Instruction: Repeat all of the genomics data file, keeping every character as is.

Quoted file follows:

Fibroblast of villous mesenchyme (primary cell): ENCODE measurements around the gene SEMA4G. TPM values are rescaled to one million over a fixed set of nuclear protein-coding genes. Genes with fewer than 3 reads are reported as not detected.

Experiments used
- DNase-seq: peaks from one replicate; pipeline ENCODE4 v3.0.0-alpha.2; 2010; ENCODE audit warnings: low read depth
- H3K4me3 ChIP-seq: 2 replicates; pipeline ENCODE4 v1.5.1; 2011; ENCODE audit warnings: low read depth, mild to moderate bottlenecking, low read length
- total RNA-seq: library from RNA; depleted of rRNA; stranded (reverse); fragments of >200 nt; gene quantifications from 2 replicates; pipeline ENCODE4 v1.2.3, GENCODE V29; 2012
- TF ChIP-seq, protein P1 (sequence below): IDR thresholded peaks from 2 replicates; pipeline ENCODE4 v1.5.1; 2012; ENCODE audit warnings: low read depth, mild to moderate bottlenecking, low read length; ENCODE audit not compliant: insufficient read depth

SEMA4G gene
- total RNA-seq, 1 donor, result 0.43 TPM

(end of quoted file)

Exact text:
Fibroblast of villous mesenchyme (primary cell): ENCODE measurements around the gene SEMA4G. TPM values are rescaled to one million over a fixed set of nuclear protein-coding genes. Genes with fewer than 3 reads are reported as not detected.

Experiments used
- DNase-seq: peaks from one replicate; pipeline ENCODE4 v3.0.0-alpha.2; 2010; ENCODE audit warnings: low read depth
- H3K4me3 ChIP-seq: 2 replicates; pipeline ENCODE4 v1.5.1; 2011; ENCODE audit warnings: low read depth, mild to moderate bottlenecking, low read length
- total RNA-seq: library from RNA; depleted of rRNA; stranded (reverse); fragments of >200 nt; gene quantifications from 2 replicates; pipeline ENCODE4 v1.2.3, GENCODE V29; 2012
- TF ChIP-seq, protein P1 (sequence below): IDR thresholded peaks from 2 replicates; pipeline ENCODE4 v1.5.1; 2012; ENCODE audit warnings: low read depth, mild to moderate bottlenecking, low read length; ENCODE audit not compliant: insufficient read depth

SEMA4G gene
- total RNA-seq, 1 donor, result 0.43 TPM